Walmsley has been criticised for saying: ‘I’m not a scientist, I’m a business leader.’ But Symonds later defended her.
Sir Philip Hampton, the former GSK chairman who hired Walmsley, told The Mail on Sunday: ‘She’s strategically strong, but the company is doing a surprising number of challenging deals. That isn’t her main background.’
GSK’s shares have fallen 19 per cent since Walmsley took charge in 2017.
A GSK spokesman said: ‘Our shareholders are keen for us to deliver and we are making good progress.’
Elliott, BlackRock, Dodge & Cox and Royal London declined to comment.
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Record breaker rides Alton Towers Nemesis rollercoaster 64 times in six hours
A record-breaking daredevil has braved the terrifying Nemesis rollercoaster 64 times in six hours – despite suffering from vertigo.
Thrill-seeker l Shawn Sanbrooke has broken the world record for rollercoaster riding after taming the Alton Towers ride which has 3.5 G-force.
And the previous record was set by none other than Shawn himself. The 29-year-old managed to complete 63 laps of the 32m high ride in Stoke-on-Trent in 2019.
Shawn knew he could beat his own crazy record and the intrepid Staffordshire vlogger took advantage of the park being quiet when it reopened, according to the Stoke Sentinel.
He managed to complete 64 laps this time, in just six hours, but admitted he felt like he’d been on ‘a very heavy night out’ when he returned home. What’s even more remarkable is that Shawn actually suffers from vertigo – an inner ear problem which causes extreme dizziness.
He said: “It’s arguably one of the most intense rides in the country now. It’s no easy feat. It’s strange, I actually have a medical condition that stops me from driving. I have dizziness, I have vertigo.
“Everyone always thinks that I’m nuts for going on rollercoasters, but it doesn’t make those symptoms any worse.
“When people come off rollercoasters and say they’ve got a headache or they feel a bit dizzy, I already feel that way. I don’t know if that helps.
“As soon as I got home and lay in bed I felt as though I’d been on a very heavy night out. I was spinning, I was dizzy, but I managed to beat the record.”
Shawn has a season pass for Alton Towers, which has ten main rollercoasters including the Nemesis, an inverted coaster that has a drop speed of 50mph. Riders experience approximately 3.5 times the force of gravity on the one-minute, 20-second ride.
“It was torrential rain. I was the only person not wearing a poncho because if I left the queue to go and buy a poncho then I would have wasted laps. I didn’t have any food, I didn’t stop for any dinner, didn’t stop for any toilet breaks.
“I was on Nemesis, coming out walking back around, and going back on from 10am until 4pm when the park closed.”
Rolls-Royce in talks with Boeing for a ‘clean sheet’ jetliner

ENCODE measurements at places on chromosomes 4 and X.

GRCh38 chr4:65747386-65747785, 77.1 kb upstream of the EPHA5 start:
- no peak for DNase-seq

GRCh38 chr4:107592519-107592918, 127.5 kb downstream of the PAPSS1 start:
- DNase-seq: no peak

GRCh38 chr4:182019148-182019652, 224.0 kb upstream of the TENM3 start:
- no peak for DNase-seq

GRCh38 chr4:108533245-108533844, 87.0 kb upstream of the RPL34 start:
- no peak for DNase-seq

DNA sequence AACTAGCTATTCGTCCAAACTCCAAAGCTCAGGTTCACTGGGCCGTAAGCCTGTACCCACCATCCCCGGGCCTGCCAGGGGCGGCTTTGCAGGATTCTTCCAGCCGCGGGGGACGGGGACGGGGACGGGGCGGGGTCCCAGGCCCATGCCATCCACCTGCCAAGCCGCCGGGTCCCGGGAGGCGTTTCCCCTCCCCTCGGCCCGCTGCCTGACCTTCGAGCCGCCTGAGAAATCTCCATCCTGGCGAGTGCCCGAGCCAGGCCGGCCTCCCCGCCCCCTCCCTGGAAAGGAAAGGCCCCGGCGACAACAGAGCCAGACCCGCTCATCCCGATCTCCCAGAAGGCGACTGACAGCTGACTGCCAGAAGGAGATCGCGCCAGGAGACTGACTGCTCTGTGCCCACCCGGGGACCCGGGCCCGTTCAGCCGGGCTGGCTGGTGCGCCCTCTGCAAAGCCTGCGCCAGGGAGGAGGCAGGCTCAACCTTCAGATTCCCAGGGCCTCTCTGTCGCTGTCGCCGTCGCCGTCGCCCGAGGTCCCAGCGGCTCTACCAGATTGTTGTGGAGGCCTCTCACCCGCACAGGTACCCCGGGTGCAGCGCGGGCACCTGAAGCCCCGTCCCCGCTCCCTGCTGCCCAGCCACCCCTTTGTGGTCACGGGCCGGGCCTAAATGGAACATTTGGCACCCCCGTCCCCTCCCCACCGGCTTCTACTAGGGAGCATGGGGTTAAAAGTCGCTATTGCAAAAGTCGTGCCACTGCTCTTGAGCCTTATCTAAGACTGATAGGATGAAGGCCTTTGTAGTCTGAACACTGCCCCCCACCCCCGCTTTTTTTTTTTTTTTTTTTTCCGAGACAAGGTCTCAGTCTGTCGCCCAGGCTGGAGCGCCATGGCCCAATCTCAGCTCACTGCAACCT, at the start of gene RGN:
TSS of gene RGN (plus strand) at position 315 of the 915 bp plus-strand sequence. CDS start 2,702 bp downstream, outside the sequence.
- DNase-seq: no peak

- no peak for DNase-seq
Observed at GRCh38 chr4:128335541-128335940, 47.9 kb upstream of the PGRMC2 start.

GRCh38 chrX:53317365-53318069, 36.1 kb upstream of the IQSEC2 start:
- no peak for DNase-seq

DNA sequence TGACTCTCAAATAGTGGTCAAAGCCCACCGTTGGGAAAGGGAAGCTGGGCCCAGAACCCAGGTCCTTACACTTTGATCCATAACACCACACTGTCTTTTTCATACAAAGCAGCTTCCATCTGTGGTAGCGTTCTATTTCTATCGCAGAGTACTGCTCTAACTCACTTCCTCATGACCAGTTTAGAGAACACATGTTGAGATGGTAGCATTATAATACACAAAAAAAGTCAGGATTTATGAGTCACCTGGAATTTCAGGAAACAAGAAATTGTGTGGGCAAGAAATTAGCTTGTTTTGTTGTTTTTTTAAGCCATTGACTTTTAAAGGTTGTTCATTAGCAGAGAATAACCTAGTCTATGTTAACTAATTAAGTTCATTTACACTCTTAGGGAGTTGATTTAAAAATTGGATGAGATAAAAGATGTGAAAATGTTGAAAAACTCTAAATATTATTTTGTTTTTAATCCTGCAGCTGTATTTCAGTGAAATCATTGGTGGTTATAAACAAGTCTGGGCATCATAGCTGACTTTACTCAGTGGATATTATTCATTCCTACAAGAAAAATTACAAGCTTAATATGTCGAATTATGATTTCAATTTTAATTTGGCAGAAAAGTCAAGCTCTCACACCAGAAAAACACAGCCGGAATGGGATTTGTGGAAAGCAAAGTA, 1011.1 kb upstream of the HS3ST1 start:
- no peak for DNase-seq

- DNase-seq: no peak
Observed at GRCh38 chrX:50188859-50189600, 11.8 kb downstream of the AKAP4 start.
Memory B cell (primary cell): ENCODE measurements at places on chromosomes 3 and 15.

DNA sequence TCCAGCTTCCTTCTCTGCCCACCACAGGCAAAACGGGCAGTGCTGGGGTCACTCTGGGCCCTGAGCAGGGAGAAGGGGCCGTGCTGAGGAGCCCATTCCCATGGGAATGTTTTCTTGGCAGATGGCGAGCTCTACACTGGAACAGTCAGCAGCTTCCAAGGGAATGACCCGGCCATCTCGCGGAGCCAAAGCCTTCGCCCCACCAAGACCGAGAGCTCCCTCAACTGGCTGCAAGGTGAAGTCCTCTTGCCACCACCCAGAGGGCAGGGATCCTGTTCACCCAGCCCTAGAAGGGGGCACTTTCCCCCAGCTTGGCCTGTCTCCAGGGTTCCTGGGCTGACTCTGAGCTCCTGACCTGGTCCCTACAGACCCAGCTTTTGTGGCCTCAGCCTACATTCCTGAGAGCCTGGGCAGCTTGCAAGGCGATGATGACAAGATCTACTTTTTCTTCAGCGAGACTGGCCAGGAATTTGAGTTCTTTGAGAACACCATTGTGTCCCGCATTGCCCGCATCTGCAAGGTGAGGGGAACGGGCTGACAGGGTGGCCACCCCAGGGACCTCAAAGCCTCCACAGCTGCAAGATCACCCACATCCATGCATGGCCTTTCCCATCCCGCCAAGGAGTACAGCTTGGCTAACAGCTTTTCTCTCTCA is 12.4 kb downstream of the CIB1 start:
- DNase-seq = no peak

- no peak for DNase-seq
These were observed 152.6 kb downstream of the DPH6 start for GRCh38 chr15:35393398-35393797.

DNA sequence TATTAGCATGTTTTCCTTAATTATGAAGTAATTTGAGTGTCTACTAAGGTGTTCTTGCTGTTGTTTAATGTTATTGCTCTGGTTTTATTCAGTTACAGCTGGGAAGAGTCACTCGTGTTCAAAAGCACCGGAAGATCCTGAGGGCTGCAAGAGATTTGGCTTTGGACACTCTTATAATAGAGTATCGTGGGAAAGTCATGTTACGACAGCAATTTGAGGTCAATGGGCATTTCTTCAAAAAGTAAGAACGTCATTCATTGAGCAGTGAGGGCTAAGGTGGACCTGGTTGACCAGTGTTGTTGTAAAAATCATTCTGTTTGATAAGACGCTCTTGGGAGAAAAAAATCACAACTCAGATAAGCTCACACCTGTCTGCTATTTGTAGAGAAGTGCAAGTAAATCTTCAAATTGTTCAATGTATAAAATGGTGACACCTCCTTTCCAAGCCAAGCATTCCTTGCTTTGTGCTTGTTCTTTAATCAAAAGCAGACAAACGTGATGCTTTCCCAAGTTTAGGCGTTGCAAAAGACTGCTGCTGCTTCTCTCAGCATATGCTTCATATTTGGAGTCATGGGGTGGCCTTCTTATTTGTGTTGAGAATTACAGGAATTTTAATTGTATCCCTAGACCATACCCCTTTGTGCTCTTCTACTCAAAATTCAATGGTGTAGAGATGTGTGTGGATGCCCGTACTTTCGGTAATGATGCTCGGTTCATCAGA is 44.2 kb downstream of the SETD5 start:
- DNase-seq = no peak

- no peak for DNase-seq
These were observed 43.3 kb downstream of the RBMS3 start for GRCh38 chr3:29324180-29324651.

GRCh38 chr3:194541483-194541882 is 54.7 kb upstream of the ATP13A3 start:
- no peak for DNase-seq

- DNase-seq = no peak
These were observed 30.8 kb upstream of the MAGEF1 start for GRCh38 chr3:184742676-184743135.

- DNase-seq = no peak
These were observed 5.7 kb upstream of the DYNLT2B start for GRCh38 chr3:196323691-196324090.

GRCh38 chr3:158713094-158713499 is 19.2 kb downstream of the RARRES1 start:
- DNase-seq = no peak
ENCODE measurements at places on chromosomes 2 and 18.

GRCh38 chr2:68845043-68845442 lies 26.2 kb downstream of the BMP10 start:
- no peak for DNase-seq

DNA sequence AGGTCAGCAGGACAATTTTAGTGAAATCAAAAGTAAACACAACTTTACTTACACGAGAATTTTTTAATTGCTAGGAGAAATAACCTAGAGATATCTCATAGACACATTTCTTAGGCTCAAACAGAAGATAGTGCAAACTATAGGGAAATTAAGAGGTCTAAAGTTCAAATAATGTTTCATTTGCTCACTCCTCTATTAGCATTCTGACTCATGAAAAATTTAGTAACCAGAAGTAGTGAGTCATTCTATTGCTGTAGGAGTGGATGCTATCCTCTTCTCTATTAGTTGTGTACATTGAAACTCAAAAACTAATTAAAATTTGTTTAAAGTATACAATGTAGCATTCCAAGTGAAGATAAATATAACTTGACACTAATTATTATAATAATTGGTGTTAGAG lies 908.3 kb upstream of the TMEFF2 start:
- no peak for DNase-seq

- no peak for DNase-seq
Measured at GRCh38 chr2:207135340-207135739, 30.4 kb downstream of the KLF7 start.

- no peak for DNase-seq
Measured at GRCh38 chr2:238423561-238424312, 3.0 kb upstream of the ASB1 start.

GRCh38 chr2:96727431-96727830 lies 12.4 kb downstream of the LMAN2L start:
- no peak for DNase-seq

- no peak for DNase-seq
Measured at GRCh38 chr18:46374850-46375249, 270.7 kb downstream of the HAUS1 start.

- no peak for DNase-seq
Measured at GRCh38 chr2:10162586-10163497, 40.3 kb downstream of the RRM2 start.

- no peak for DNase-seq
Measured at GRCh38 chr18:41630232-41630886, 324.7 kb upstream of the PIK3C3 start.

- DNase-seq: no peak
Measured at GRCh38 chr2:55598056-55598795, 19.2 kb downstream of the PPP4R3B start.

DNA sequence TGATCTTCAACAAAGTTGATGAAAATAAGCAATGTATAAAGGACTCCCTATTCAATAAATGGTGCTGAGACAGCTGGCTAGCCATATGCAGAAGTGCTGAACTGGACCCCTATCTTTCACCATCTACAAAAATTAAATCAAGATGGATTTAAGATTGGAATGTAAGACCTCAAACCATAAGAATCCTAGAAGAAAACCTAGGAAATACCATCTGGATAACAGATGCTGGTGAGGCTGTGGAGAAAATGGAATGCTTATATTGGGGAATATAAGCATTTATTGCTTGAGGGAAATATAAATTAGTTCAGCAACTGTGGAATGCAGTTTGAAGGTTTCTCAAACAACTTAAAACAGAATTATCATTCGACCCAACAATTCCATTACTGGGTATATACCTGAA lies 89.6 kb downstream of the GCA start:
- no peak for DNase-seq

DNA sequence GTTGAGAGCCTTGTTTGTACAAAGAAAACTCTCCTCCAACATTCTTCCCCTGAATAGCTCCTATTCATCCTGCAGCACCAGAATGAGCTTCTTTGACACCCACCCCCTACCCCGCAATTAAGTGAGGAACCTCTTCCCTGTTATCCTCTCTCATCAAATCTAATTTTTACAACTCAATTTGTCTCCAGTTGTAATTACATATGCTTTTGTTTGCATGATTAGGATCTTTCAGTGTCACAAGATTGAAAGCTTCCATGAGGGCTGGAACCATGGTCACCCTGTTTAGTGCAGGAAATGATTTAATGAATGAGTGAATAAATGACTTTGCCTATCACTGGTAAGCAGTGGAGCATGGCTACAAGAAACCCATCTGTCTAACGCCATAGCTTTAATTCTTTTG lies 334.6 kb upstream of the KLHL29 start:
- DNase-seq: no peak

Beoing’s new 797 mid-sized jetliner could be powered by advanced Rolls-Royce UltraFan engines, according to statements made by the British engineering giant’s CEO, Warren East, at the company’s annual meeting.
Working on the project would give Rolls an edge as it battles to survive the Covid crisis. It currently only supplies engines for large aircraft.
Rapid advances in technology mean that smaller planes can increasingly fly long-haul routes, meaning jumbo planes will be needed far less in the coming years.
During Rolls-Royce’s annual meeting, East was quoted to have said:
“It is fairly well documented that Boeing is exploring the opportunity for a new aircraft…like the other engine manufacturers, I am sure, we are in dialog with Boeing about that.”
East said the company’s engines spent 60% less time in the air during the first four months of 2021 than in the same period of 2019, before the pandemic hit.
“We faced unprecedented challenges in 2020 with events that were beyond our control,” East said.
The company hopes that this impressive UltraFan powerplant will power both widebody and narrowbody aircraft – versatility that would match the nature of Boeing’s NMA (new midsize airplane) anticipated to be designated the 797.
This is a sharp turnaround from 2019 when Rolls-Royce withdrew its bid to supply powerplants for Boeing’s NMA. Media reports at the time suggest Rolls-Royce believed its UltraFan engine would not be ready in time.
With Boeing hit hard by the 737 MAX crisis and then the global health crisis, priorities have been shuffled around.
Indeed, Boeing CEO Dave Calhoun decided to return to the drawing board after taking the top position at the company, opting to start clean.
In January 2020, the company chief said the following during an earnings call:
“Since the first clean sheet of paper was taken to it, things have changed a bit … the competitive playing field is a little different … We’re going to start with a clean sheet of paper again — I’m looking forward to that.”
It wouldn’t be a huge stretch to suspect that other respected engine makers such as General Electric (GE) and Pratt & Whitney (PW) are also currently in talks.
Boeing has hinted at building a new plane for years that would sit between its 737 MAX single-aisle and 787 Dreamliner wide-body, but it hasn’t settled on any plan that it’s made public.
The crisis that followed two crashes and a worldwide grounding of the MAX interrupted its initial plans for the midrange plane, and the coronavirus pandemic has since roiled the marketplace.
In the meantime, chief rival Airbus SE has racked up orders with its A321neo, a plane that sits virtually unopposed in that space.
Toulouse, France-based Airbus said this week that the A321 variant now accounts for more than half its backlog in the A320 family.
Leading conservatives Raisi and Larijani enter Iran presidential race
“I have come as an independent to the stage to make changes in the executive management of the country and to fight poverty, corruption, humiliation and discrimination,” the 60-year-old Mr Raisi said in a statement on Saturday before registering his candidacy.